“It’s all marketing,” says Dr. Barbara Levy, vice president of health policy for the American Congress of Obstetricians and Gynecologists, which recommends against robotic surgery for routine hysterectomy, or removal of the uterus to treat issues such as fibroids, or benign tumors. ACOG says it staked out a position on the procedure, the most common ob-gyn surgery, with about 600,000 done annually, because of widespread advertising and marketing of robotic hysterectomies, claiming advantages over traditional hysterectomies.

“The complication rate is higher,” Levy says, such as with vaginal cuff dehiscense, a rare, but serious, complication involving a separation of a vaginal incision closed at the time of surgery. “Under the worst of circumstances, it means your small intestine falls out of your vagina. Most [cases of vaginal cuff dehiscense] are not that dramatic but mean bleeding or pain with sex and a return to the operating room.”

Does it cost more?

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Robotic surgery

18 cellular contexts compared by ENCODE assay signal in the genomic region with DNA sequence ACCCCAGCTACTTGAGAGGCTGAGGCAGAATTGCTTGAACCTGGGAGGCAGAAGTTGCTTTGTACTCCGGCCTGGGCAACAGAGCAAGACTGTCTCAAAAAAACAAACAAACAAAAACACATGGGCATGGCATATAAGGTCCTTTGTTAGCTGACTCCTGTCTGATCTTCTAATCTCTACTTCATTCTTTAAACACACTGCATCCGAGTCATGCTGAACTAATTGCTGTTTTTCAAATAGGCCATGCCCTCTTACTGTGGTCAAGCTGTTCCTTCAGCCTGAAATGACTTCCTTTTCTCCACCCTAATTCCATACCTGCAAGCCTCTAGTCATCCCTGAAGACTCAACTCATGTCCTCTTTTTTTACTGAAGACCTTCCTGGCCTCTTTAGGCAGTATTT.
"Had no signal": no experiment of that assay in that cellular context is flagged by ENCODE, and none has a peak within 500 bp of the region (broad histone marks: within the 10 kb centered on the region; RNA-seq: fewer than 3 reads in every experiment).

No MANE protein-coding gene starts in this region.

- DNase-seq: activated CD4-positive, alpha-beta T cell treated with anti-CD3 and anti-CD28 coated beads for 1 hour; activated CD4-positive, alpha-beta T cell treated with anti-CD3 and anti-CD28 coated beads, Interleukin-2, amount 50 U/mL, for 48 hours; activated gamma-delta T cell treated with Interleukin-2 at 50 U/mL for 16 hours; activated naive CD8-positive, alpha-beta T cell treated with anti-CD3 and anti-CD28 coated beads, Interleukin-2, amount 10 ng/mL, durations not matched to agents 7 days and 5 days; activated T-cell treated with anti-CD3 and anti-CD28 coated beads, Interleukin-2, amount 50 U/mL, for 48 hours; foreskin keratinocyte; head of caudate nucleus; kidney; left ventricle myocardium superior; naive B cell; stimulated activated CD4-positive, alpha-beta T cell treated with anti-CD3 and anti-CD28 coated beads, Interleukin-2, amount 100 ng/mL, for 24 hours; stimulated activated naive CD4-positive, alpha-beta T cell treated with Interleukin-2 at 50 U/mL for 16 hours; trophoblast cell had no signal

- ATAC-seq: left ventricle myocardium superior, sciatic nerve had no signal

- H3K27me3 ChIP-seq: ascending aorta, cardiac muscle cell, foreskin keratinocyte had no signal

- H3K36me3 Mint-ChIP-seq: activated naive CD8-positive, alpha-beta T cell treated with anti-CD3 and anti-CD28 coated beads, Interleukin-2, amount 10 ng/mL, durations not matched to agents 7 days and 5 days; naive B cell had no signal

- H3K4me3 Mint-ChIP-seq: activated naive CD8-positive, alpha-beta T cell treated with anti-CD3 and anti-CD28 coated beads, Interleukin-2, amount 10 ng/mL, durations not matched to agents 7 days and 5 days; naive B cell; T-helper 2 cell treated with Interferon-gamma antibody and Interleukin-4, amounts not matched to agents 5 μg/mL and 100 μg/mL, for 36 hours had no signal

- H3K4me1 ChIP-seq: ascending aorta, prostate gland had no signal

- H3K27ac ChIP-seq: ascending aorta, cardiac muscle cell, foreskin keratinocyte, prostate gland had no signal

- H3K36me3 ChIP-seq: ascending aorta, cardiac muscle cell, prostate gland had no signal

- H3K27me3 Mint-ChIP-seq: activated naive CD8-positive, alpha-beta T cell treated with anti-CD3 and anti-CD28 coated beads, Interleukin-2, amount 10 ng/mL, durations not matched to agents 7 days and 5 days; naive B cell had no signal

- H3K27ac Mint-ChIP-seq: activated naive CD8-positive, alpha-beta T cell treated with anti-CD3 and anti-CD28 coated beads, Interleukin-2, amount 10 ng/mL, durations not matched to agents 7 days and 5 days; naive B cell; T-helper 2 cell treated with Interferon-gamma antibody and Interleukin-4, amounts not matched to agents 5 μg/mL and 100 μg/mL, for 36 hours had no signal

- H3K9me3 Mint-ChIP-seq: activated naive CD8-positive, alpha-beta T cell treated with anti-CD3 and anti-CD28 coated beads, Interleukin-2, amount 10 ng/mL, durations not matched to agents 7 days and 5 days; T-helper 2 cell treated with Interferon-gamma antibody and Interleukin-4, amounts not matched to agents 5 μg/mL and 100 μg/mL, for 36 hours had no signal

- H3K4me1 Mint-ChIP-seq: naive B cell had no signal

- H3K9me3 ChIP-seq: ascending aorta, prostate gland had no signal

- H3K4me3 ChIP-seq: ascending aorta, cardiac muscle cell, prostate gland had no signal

A seated surgeon views a 3-D image of the inside a patient's body while seated at this console, using the master controls to guide the da Vinci robotic system's surgical instruments. (Photo courtesy of Intuitive Surgical)

ACOG also points to a study published last year in the Journal of the American Medical Association that shows, on average, hospital costs increased $2,000 per hysterectomy when performed by surgeons using the more than $1 million da Vinci robot compared with laparoscopic surgery for similar cases. Levy says that providers pass on added costs in the form of higher charges to private insurers and patients. Another study showed that the robot raised the cost of prostate removal surgery by about $3,200, on average, without clear, large-scale studies to prove it produces superior outcomes to traditional surgery.

Both robotic and laparoscopic hysterectomies involve making tiny incisions in the abdominal wall using a camera inside the patient’s body and typically cost more than vaginal hysterectomies, the preferred method in most cases because it involves the fewest incisions and lowest complication rate, Levy says.

What are the positives?